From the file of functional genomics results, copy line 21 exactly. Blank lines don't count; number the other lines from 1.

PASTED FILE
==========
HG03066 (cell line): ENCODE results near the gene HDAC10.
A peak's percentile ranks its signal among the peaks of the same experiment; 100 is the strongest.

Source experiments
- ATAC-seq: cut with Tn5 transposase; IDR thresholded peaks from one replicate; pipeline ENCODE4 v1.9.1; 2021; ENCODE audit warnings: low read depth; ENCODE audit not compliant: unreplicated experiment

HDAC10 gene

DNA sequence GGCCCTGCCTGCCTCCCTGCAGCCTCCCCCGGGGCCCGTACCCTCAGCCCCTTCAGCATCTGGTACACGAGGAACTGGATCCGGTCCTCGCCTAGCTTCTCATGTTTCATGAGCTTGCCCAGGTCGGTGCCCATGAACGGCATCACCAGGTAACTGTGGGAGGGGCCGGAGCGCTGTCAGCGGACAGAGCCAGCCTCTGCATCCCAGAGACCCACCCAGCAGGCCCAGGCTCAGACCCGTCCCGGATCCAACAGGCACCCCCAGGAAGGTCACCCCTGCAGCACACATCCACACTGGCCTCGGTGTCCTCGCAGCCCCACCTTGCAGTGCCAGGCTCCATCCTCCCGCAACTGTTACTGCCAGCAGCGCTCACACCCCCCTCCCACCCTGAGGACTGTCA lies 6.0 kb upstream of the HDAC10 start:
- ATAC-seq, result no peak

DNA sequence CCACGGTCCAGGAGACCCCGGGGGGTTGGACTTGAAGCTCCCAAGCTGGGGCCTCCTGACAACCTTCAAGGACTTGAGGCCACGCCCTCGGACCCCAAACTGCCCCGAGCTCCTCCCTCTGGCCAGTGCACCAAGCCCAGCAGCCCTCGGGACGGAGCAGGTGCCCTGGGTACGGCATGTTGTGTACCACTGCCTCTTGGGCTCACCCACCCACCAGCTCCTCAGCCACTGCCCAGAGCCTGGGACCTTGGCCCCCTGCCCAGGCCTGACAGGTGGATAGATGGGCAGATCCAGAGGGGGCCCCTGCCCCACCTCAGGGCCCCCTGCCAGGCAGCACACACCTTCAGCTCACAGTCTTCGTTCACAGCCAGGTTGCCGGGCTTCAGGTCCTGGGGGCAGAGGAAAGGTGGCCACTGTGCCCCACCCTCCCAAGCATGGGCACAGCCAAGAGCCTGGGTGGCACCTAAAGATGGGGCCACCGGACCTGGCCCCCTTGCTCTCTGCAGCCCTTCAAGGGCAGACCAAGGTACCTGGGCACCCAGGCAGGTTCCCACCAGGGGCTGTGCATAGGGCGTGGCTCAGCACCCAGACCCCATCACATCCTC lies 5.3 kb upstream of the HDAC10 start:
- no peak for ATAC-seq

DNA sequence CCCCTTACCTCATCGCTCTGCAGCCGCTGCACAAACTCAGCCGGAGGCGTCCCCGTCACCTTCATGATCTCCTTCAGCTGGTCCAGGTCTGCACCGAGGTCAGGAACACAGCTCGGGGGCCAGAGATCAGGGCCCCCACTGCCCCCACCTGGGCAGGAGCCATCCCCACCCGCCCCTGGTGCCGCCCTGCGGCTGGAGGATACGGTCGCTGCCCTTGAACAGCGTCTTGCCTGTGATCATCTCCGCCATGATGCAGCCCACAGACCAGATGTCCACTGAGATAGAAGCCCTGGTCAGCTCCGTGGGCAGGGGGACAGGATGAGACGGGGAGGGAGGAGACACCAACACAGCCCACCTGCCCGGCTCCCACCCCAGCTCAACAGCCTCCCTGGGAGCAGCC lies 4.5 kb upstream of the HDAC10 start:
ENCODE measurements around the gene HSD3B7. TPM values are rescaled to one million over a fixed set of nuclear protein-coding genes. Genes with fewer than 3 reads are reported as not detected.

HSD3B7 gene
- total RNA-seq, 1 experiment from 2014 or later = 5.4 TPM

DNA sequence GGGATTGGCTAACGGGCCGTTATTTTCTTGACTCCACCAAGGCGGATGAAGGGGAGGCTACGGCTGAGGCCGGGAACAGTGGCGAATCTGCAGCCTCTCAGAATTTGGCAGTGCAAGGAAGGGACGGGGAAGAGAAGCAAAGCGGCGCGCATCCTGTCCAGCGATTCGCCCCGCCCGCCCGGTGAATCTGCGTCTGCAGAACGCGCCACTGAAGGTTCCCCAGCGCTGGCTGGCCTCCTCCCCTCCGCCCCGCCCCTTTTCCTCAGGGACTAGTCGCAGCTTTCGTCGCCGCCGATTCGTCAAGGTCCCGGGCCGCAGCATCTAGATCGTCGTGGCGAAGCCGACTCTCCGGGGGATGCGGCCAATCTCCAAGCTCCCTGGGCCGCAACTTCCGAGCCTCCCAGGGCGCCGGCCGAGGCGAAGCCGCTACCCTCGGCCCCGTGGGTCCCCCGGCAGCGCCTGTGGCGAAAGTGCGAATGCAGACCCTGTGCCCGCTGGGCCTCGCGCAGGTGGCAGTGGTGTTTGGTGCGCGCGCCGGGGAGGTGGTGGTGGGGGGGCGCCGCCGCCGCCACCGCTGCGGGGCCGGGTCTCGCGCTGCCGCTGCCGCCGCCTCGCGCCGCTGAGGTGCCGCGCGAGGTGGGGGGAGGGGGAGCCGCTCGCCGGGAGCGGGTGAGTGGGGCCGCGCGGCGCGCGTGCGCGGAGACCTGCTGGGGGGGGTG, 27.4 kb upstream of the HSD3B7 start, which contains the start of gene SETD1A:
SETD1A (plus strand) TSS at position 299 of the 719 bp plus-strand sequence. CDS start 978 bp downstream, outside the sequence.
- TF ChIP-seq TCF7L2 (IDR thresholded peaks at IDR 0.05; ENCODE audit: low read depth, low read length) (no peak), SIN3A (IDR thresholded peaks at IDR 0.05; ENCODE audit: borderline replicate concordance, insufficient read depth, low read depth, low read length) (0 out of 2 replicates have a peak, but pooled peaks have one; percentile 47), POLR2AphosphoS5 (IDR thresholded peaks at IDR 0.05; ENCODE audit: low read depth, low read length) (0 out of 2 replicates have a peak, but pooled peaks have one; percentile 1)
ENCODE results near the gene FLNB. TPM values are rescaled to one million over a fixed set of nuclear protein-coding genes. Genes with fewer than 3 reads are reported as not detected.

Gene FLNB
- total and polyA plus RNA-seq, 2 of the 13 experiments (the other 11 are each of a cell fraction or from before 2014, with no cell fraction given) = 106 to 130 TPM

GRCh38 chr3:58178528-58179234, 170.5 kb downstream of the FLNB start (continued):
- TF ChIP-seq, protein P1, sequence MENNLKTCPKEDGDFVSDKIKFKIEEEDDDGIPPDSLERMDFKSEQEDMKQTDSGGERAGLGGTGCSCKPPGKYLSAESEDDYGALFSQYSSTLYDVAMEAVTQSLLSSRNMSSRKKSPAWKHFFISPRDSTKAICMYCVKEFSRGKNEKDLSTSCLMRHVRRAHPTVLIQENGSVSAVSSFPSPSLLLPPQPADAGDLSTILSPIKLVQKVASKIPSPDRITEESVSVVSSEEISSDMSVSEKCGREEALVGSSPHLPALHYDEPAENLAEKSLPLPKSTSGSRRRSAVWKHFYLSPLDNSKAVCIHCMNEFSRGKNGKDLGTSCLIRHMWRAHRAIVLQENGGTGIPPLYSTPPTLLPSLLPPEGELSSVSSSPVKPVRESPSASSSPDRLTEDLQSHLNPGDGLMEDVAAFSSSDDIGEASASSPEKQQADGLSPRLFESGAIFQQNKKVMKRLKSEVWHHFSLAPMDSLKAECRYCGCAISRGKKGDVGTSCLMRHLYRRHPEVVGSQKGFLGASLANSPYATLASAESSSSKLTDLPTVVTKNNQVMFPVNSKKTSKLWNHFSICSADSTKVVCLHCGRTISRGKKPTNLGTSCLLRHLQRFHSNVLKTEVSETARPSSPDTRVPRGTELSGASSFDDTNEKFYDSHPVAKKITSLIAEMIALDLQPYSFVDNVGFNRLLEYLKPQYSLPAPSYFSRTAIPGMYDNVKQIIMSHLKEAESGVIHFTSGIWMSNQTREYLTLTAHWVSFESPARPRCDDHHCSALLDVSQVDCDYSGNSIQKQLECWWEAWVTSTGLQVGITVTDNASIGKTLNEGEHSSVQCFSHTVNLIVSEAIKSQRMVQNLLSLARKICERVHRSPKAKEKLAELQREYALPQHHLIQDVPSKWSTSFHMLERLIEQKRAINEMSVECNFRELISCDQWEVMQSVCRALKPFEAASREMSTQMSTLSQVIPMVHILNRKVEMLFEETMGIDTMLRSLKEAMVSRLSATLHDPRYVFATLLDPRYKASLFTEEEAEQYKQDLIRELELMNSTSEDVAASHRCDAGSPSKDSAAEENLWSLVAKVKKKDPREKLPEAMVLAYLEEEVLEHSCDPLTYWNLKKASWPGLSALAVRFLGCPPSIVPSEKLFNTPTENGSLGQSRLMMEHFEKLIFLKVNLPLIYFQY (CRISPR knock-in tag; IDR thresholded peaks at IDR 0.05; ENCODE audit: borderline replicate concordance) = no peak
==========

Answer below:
- TF ChIP-seq, protein P1, sequence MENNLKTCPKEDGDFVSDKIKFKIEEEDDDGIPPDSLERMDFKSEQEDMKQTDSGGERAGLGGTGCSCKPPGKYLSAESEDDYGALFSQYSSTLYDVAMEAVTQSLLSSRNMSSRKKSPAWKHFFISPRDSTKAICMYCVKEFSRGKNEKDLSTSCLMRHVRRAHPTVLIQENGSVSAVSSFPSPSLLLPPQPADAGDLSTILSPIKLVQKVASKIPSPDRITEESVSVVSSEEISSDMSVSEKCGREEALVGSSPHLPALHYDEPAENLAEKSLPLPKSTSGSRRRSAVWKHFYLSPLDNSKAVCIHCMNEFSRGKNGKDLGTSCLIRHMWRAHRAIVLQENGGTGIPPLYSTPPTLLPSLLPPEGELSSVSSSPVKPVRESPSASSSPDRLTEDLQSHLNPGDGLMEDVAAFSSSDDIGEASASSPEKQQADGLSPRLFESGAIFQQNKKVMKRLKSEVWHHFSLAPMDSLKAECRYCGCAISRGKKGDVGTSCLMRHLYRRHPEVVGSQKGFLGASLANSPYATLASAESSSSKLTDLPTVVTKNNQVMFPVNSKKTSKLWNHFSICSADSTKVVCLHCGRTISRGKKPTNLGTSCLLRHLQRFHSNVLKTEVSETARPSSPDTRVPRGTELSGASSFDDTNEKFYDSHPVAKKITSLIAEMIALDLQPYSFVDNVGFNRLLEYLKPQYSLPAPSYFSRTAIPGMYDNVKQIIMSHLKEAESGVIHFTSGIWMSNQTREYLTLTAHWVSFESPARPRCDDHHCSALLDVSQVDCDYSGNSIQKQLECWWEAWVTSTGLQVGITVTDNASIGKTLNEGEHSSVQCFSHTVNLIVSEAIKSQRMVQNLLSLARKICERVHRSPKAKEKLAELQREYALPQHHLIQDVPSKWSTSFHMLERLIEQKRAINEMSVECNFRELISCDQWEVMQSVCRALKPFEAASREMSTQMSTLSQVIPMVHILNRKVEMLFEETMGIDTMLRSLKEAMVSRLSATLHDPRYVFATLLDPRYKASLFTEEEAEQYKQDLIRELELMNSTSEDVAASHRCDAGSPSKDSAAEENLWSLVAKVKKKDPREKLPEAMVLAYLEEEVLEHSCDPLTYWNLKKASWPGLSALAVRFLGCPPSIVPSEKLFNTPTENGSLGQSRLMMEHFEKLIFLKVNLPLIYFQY (CRISPR knock-in tag; IDR thresholded peaks at IDR 0.05; ENCODE audit: borderline replicate concordance) = no peak